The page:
St. Charles Borromeo (1538-1584)
The name of St. Charles Borromeo is associated with reform. He lived during the time of the Protestant Reformation, and had a hand in the reform of the whole Church during the final years of the Council of Trent. Although he belonged to Milanese nobility and was related to the powerful Medici family, he desired to devote himself to the Church. When his uncle, Cardinal de Medici, was elected pope in 1559 as Pius IV, he made Charles cardinal-deacon and administrator of the Archdiocese of Milan while he was still a layman and a young student. Because of his intellectual qualities he was entrusted with several important offices connected with the Vatican and later appointed secretary of state with responsibility for the papal states. The untimely death of his elder brother brought Charles to a definite decision to be ordained a priest, despite relatives’ insistence that he marry. Soon after he was ordained a priest at the age of 25, he was consecrated bishop of Milan. Because of his work at the Council of Trent, he was not allowed to take up residence in Milan until the Council was over. Charles had encouraged the pope to renew the Council in 1562 after it had been suspended for 10 years. Working behind the scenes, St. Charles deserves the credit for keeping the Council in session when at several points it was on the verge of breaking up. He took upon himself the task of the entire correspondence during the final phase. Eventually Charles was allowed to devote his time to the Archdiocese of Milan, where the religious and moral picture was far from bright. The reform needed in every phase of Catholic life among both clergy and laity was initiated at a provincial council of all the bishops under him. Specific regulations were drawn up for bishops and other clergy: If the people were to be converted to a better life, the had to be the first to give a good example and renew their apostolic spirit. Charles took the initiative in giving good example. He allotted most of his income to charity, forbade himself all luxury and imposed severe penances upon himself. He sacrificed wealth, high honours, esteem and influence to become poor. During the plague and famine of 1576, he tried to feed 60,000 to 70,000 people daily. To do this he borrowed large sums of money that required years to repay. Whereas the civil authorities fled at the height of the plague, he stayed in the city, where he ministered to the sick and the dying, helping those in want. Work and the heavy burdens of his high office began to affect his health. He died at the age of 46.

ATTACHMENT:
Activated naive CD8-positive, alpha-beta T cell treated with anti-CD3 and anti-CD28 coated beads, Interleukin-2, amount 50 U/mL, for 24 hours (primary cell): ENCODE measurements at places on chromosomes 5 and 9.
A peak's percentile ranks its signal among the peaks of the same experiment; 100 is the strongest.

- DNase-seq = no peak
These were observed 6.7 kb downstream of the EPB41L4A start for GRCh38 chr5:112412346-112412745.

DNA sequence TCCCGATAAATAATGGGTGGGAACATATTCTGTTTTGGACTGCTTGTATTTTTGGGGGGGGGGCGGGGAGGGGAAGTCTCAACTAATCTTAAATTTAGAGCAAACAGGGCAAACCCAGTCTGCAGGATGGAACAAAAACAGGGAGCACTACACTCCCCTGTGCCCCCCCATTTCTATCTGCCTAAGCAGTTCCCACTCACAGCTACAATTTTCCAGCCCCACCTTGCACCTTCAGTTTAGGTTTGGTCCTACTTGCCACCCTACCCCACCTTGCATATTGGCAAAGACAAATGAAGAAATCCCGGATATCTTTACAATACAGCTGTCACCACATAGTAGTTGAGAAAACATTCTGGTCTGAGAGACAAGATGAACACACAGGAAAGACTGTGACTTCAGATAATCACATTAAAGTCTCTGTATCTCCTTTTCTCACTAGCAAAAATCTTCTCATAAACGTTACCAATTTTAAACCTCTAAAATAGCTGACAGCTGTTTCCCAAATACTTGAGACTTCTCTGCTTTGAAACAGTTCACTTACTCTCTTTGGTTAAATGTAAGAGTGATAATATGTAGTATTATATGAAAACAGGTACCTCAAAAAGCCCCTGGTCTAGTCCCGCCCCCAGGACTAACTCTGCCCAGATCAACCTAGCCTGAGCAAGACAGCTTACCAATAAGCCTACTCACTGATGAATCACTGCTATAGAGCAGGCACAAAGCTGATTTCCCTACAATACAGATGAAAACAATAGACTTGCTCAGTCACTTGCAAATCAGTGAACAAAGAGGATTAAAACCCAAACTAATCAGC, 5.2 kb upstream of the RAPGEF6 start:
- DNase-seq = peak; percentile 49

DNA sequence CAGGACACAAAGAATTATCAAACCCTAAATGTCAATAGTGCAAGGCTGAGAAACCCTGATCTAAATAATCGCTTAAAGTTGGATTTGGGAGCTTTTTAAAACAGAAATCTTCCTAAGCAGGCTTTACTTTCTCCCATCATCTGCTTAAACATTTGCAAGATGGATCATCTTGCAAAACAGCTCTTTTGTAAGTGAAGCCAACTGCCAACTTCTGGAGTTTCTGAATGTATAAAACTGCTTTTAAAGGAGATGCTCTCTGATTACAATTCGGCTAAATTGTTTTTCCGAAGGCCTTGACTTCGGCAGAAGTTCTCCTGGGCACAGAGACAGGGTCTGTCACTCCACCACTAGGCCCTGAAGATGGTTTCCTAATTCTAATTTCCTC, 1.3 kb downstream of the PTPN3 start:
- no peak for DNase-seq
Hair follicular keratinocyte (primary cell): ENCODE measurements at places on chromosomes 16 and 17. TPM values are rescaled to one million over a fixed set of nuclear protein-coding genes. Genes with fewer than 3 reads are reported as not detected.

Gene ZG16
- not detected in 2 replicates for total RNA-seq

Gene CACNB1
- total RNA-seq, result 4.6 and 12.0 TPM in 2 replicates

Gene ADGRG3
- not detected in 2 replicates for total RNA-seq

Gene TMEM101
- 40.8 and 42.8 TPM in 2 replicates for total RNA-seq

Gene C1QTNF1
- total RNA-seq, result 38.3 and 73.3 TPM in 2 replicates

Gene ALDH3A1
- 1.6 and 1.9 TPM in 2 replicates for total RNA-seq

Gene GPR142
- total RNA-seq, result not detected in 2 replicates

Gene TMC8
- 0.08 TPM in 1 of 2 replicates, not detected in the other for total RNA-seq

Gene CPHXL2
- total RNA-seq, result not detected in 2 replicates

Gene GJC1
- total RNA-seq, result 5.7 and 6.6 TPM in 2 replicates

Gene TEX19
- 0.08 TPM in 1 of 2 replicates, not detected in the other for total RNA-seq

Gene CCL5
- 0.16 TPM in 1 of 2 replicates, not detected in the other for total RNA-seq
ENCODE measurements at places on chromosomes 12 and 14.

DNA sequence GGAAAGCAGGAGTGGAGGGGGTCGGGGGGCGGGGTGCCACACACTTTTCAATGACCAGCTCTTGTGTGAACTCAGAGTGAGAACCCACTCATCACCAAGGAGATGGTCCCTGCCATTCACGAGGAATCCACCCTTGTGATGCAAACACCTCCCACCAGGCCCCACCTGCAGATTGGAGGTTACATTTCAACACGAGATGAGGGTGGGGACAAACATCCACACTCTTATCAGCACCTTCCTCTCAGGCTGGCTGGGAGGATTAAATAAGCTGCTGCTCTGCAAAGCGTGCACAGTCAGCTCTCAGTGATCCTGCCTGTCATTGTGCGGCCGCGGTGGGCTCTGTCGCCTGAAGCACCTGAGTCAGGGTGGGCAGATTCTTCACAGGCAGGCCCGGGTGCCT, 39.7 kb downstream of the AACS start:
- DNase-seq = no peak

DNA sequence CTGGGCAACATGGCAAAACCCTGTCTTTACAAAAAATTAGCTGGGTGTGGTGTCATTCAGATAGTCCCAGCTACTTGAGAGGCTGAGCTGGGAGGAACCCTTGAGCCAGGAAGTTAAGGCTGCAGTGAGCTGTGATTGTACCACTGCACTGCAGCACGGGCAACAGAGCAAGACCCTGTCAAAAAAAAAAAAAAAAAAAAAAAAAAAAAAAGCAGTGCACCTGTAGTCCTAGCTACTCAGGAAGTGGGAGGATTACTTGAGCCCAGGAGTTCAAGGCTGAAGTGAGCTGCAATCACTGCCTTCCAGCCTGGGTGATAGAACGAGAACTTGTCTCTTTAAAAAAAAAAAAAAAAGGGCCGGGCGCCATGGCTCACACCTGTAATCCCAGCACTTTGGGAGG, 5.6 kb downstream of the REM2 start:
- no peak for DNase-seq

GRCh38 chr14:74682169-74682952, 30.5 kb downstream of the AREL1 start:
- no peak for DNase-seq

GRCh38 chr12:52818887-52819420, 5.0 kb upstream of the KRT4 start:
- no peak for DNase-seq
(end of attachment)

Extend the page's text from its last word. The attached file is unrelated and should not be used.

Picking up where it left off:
The Holy Gospel of Jesus Christ according to Saint Luke (14.25-33)
Large crowds were travelling with Jesus, and turning to them he said: If anyone comes to me and does not hate his father and mother, his wife and children, his brothers and sisters— yes, even his own life— he cannot be my disciple. And anyone who does not carry his cross and follow me cannot be my disciple. Suppose one of you wants to build a tower. Will he not first sit down and estimate the cost to see if he has enough money to complete it? For if he lays the foundation and is not able to finish it, everyone who sees it will ridicule him, saying, 'This fellow began to build and was not able to finish.' Or suppose a king is about to go to war against another king. Will he not first sit down and consider whether he is able with ten thousand men to oppose the one coming against him with twenty thousand? If he is not able, he will send a delegation while the other is still a long way off and will ask for terms of peace. In the same way, any of you who does not give up everything he has cannot be my disciple. (Luke 14: 25-33)
(Homily by Father E. J. Tyler)